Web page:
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Pot Bellied Pig

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About Pot Bellied Pig

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  1. I had been made aware by my ex that our joint mortgage was in arrears (I wasn't living there), but I did not see any kind of default warning or notice. Do mortgage companies have to issue any kind of formal default notice before putting the mortgage into default with the CRA? The Mortgage Code would suggest so but I'm not sure if that's still valid (mortgage taken out in 2002). And if they should have issued a notice - and didn't - can I get the default removed from the CF?
  2. More info. Mortgage taken out in 2002 (so presumably under The Mortgage Code). Is The Mortgage Code still applicable? I know it's not current but does it still apply if the mortgage was taken out before it was revoked? I'm reading in there that I should have been given at least 28 days notice of the mortgage company's intention to disclose the situation/debt to credit agencies.
  3. Can someone tell me the steps by which mortgage arrears formally become a default? Not so hypothetical situation - 6 months of arrears followed by sale of the house with full redemption of the joint mortgage. At what point, and in what format, would any Default have been issued or recorded? (It appears on the credit record as Settled but also Default.) I'm trying to determine whether the default was correctly issued/recorded and who/how I should have been informed, given that I was not living there at the time. Please note that I am not trying to determine blame for non-payment of the mortgage, that is without question - simply the legalities of the default.
  4. OH had an car accident just over a week ago, we believe it wasn't his fault (car from side road turned into him). We've made a claim on our car insurance. Yesterday, our insurers said that they'd spoken to the other party's insurers who had admitted fault. Our claim would therefore proceed as 'no-fault', we would not need to pay our excess on the repair, and it would not affect our NCD. Today, I've got home to find a letter from a solicitor with a copy claim from from the third party. On the form he says his car needs repair but he's not going through his insurer; and that he's claiming for injury (whiplash etc). Unfortunately our insurer cannot help us as it's post-6pm, we need to wait until after 9am tomorrow to speak to a Claims Handler. We are worried - is the solicitor's letter & claim just the other side 'chancing his luck' or is there any chance that we'd end up liable for his 'whiplash'? Can you put our minds at rest?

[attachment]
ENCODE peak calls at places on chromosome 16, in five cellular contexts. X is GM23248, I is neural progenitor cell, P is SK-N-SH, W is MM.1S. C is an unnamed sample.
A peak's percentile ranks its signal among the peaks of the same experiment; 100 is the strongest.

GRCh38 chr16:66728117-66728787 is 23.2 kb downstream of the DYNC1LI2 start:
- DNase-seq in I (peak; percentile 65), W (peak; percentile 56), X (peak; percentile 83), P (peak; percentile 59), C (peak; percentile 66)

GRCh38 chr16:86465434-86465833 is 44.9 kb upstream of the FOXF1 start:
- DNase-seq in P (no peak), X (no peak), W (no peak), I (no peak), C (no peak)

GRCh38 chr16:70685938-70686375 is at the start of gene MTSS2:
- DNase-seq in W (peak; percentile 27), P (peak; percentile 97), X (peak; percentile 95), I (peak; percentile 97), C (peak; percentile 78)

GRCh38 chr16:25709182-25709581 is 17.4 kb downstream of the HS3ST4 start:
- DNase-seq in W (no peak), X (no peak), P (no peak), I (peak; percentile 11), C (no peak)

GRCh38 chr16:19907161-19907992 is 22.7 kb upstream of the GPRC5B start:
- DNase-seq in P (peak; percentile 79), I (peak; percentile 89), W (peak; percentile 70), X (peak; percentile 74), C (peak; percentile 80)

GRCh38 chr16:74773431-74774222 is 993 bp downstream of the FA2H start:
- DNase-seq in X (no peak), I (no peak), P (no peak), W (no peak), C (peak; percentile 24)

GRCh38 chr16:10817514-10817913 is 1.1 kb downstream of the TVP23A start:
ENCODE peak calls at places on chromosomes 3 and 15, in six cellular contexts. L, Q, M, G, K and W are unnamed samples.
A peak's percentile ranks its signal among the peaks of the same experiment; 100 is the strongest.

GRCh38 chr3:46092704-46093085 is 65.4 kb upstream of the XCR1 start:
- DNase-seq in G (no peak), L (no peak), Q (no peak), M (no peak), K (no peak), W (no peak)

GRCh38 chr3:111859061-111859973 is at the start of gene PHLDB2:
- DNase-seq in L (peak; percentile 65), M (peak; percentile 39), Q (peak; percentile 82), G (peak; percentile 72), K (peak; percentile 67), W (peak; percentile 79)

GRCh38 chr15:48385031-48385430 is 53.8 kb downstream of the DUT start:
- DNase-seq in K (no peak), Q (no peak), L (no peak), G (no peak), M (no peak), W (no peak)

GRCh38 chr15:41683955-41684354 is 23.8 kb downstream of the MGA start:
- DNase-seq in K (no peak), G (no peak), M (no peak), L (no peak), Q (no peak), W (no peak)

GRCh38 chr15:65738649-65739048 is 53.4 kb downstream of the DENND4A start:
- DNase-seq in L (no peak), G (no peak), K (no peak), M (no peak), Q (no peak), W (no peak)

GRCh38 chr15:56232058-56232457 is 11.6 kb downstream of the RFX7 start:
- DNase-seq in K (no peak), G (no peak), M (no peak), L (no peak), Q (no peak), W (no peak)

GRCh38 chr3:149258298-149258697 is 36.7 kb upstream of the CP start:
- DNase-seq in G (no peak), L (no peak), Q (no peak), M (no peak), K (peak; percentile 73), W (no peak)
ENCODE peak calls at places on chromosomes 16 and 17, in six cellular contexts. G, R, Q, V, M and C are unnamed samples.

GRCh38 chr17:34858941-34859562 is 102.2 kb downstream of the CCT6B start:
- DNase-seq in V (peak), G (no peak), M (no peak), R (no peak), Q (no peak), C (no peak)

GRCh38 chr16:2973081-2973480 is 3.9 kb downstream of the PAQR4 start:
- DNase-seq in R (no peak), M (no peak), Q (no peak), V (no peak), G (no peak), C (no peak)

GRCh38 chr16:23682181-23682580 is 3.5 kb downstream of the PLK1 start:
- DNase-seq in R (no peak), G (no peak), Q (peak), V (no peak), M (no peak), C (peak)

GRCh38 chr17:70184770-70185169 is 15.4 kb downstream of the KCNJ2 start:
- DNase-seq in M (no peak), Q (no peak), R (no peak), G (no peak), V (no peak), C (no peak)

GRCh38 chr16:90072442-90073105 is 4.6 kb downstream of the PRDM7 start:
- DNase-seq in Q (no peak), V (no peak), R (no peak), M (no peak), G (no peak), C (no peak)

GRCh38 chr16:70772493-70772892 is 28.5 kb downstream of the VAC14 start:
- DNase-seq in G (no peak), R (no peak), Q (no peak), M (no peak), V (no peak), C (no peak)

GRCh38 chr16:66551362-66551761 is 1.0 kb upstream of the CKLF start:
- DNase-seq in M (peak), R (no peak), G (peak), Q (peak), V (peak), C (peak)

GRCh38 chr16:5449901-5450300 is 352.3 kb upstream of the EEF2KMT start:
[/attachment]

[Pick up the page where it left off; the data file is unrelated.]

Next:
5. Yes, I am aware that it is a stupid thing to do. However, all avenues of mediation, sale and renting have been attempted. ("Bitter" is an understatement when it comes to the divorce.) Neither of us even live in the same area of the country as the once-marital home. I have no means of communicating with my ex-wife, she is returning all correspondence to sender, and so we are not in a position to go to one of the "buy-it-quick-but-at-a-discount" companies. I am viewing repossession as the final and only remaining option to remove what is now an obstacle - if I force the divorce through whilst the house is still our joint possession, she can continue to object to and obstruct the sale for years, leading to repeated court appearances for which I have neither the time nor money. If the house is gone and all that remains is a small pot of money (if any), the court proceedings will be short and decisive. Thank you for clarifying the timescales & procedure involved in repossession, which is what I was seeking.
  6. House is in joint names (me and ex-wife), neither of us are now living there as both are renting property. We've reached the point where neither of us now want to take responsibility for paying mortgage payments (bitter divorce ongoing). Mortgage outstanding is approx £60k; market value around £200k but hasn't sold in a year. No chance of selling now as cannot agree on price, estate agent, etc. I am happy to voluntarily surrender property to mortgage company and take the financial hit; ex-wife is however not willing (nor is she willing to pay the mortgage!). I gather that if only one person is willing to voluntary repossess, then normal repossession proceedings after non-payment need to ensue. (1) How many months of non-payment will it take before repossession begins? (2) Will I need to go to court, even though I am happy for repossession to happen? (3) Presumably matters don't finish until the mortgage company actually then sell the house, how long is that likely to take? Given the low debt-to-market value (or even repossession auction value) I am still expecting a surplus after the mortgage company has taken their arrears and fees. I understand that the surplus may be small. (4) That surplus is joint property between me and the un-divorced ex-wife. How will the morgage company pay it out? Will it go into a joint account that requires both signatures to withdraw (pending appropriate division by the divorce court); or will they divide the funds 50:50 and send half to each of us (which would obviously suit me better)? Many thanks for any help. I know that most of you on here are trying to stop repossession and I hope you are not too offended by my attitude to this in being quite happy for repossession to happen
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